Posts filed under 'Cold War'

Waldeen’s Neruda: Translating the Dance

She understood the essential relationship between poetry and music and their common root in dance. This was her secret.

Yesterday’s Translation Tuesday featured Pablo Neruda’s “Coming of the Rivers” sequence in an astonishing and previously unpublished translation by Waldeen. How did Waldeen capture the voice and tone of Neruda’s poetry so accurately, and why have such elegant translations remained in obscurity for almost seventy years? Poet and translator Jonathan Cohen, a close friend of Waldeen, explains the history—and the secrets—behind her Neruda translations.

Waldeen von Falkenstein (1913–1993)—known as a dancer and writer by her first name alone—has yet to receive the full recognition she deserves for her work as a translator of Pablo Neruda’s poetry. The poetic achievement of her translations and their influence on American poetry merit more attention. Waldeen’s elegant renderings of poems that would form Neruda’s epic masterpiece, Canto General (1950), translations that she published in the late 1940s and early 1950s, introduced Neruda and his image-driven poetics to many readers. Among them were poets like the Beats looking for alternatives to the prevailing formalist mode of verse, who found in him, through her, a model poet.

Waldeen achieved fame in Mexico as the founder of modern dance there. In 1956, Diego Rivera, one of the principal gods of Mexican art, lavished praise on Waldeen for her contribution to Mexican culture (“In each of her dance movements, she offered our country a jewel”). His tribute to her appeared in a major newspaper of Mexico, where he went beyond his accolades of her dance work to also celebrate her as a poet-translator: “I can bear witness to this not only by the intensity of emotion I felt in the verses of this beautiful and admirable woman, but through the testimony, as well, of our Walt Whitman of Indo-America, Pablo Neruda, who wrote to her, deeply moved, after she translated poetry of his into English: ‘Waldeen, thank you, for your poems of my poems, which are better than mine.’ ”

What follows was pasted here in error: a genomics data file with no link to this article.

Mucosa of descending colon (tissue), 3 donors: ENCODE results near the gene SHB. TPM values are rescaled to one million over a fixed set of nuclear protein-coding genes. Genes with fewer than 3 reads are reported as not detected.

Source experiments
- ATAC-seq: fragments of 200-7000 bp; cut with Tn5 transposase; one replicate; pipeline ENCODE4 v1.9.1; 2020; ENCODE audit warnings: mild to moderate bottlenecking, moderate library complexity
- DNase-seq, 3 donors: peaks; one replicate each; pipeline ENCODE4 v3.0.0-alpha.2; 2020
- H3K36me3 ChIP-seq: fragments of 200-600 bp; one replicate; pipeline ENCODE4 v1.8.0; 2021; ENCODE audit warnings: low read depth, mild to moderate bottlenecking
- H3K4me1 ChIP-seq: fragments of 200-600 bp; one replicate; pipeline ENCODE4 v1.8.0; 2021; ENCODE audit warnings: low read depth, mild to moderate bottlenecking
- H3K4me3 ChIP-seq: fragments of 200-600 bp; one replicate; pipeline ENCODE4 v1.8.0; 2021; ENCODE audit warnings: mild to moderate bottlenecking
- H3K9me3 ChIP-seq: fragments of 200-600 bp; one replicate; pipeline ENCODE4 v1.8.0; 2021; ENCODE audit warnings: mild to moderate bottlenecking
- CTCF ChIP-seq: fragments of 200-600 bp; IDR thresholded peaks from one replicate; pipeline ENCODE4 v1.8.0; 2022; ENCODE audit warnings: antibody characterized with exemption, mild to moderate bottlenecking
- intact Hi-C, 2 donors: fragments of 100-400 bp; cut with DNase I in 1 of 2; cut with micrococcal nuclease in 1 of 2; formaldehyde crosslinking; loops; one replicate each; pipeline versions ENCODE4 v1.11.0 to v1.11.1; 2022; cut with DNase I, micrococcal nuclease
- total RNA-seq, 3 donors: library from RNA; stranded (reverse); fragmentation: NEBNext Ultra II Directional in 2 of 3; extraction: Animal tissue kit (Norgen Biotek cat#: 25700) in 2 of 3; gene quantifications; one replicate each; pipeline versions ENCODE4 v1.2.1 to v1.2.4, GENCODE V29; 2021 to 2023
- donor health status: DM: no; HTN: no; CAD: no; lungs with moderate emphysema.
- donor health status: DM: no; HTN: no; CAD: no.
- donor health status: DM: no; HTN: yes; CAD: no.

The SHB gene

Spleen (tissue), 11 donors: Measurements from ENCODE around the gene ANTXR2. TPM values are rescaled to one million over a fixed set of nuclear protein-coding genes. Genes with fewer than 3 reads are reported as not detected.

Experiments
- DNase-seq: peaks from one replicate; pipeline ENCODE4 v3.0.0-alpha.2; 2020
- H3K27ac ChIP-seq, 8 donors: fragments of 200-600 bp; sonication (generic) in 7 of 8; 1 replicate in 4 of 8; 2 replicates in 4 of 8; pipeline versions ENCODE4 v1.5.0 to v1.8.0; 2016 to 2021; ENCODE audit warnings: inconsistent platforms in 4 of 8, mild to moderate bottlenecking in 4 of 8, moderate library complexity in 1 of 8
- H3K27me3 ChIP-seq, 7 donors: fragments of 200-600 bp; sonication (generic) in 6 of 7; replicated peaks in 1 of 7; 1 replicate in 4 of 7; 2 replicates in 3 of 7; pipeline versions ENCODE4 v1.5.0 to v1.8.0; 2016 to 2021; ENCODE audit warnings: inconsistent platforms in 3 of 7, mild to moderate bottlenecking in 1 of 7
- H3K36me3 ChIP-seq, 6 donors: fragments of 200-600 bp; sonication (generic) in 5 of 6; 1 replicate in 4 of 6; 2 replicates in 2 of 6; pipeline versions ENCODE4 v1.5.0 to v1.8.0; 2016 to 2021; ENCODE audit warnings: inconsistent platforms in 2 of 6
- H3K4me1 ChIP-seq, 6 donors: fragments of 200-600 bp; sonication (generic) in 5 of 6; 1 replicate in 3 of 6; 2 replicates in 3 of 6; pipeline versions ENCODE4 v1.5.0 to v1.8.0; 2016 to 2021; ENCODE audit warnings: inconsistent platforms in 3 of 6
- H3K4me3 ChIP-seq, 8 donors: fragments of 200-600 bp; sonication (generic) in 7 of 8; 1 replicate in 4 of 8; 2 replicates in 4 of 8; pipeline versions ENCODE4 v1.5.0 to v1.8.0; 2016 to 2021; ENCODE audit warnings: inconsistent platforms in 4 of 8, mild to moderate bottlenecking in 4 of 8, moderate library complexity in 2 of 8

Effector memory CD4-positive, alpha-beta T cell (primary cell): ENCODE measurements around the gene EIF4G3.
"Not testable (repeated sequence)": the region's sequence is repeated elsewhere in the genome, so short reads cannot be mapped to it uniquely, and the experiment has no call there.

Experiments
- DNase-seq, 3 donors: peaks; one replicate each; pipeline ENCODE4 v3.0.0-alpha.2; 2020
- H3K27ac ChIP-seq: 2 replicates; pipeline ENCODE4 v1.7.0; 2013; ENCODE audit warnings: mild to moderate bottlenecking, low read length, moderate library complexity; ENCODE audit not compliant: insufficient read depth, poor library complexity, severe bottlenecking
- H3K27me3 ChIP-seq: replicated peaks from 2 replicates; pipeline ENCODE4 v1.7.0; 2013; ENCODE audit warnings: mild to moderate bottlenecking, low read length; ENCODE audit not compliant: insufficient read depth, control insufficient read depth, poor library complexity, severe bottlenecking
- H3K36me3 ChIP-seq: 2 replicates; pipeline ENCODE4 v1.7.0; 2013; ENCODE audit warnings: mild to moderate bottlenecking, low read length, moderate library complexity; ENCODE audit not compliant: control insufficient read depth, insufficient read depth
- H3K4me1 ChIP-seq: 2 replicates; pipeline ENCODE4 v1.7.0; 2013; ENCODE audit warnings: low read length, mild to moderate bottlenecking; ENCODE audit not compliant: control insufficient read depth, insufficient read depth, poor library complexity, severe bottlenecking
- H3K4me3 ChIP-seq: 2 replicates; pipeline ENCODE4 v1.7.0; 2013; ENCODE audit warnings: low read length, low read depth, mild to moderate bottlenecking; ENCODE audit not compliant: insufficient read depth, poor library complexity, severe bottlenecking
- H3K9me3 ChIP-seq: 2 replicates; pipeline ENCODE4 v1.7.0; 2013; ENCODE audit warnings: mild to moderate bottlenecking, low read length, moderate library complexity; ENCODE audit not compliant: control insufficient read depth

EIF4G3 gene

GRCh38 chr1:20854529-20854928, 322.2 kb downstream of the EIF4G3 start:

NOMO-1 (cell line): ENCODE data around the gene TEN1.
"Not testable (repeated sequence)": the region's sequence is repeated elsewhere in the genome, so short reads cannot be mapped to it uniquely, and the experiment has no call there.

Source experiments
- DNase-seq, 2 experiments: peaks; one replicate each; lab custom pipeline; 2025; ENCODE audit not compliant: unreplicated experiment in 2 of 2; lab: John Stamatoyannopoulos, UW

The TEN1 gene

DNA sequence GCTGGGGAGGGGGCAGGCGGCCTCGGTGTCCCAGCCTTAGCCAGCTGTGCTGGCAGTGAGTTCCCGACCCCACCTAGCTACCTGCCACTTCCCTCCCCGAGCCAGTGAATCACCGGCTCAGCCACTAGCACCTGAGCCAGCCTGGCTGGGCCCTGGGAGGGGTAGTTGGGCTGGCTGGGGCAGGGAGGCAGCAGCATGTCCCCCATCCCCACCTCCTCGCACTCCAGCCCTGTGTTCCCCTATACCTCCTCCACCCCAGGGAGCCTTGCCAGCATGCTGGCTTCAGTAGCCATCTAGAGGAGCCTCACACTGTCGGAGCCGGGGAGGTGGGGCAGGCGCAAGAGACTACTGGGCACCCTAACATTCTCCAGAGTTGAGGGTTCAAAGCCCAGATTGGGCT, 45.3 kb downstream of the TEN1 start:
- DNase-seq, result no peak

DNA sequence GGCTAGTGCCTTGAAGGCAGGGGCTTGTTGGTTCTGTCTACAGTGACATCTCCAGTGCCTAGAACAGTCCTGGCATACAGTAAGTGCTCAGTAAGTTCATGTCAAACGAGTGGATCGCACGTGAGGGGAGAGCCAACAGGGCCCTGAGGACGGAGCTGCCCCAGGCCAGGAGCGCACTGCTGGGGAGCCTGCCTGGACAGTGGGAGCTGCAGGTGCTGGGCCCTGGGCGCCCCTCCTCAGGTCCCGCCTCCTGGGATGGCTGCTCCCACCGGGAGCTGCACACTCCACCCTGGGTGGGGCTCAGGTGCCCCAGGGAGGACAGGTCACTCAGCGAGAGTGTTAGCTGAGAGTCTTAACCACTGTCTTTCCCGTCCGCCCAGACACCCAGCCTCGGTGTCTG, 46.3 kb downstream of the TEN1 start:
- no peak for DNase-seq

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The Unity of Contradiction: At the Burning Abyss and its Political Poetics

In its embrace of paradox, the poetic word unites what the political word divides.

[He] gave us, the lost and confused, exactly what we needed: the stability of a direction leading out of the past…. The world fell into black and white; it was ‘all perfectly simple’ … This completely dualistic picture of the world … was precisely herein a counterpart to the worldview which had formerly dominated our thinking, but it passed itself off as a complete break with the Old, and the only possible break at that.… [H]e stood behind the lectern, both hands raised adjuringly, exclaiming to the auditorium with the solemnity of one announcing a truth of faith: “Tertium non datur! There is and can be no third way!”

(Franz Fühmann, At the Burning Abyss: Experiencing the Georg Trakl Poem, 1982)

The year was 1946, the scene was an “antifascist school” in the USSR where denazified German POWs were schooled in socialist ideology to prepare for leadership roles in the fledgling East German state. Franz Fühmann (1922-1983) arrived in East Germany in 1949 with the fervor of the born-again and established himself as a cultural apparatchik. His short story cycle The Jew Car (1962) examines his youthful embrace of Nazi ideology and the gradual moral awakening that culminated in his socialist conversion–a “happy ending” which he revisited, sadder and wiser, in his last book, At the Burning Abyss. A firm believer in the socialist idea, Fühmann was bitterly disillusioned by its dictatorial practice: vaunted as the sole humane alternative to fascism, socialism had proved to be cut from the same cloth, “a soiled coat turned inside out.” Fühmann’s painful journey between ideological extremes resonated with unexpected force as I translated At the Burning Abyss amidst escalating political polarization in Europe and the US.

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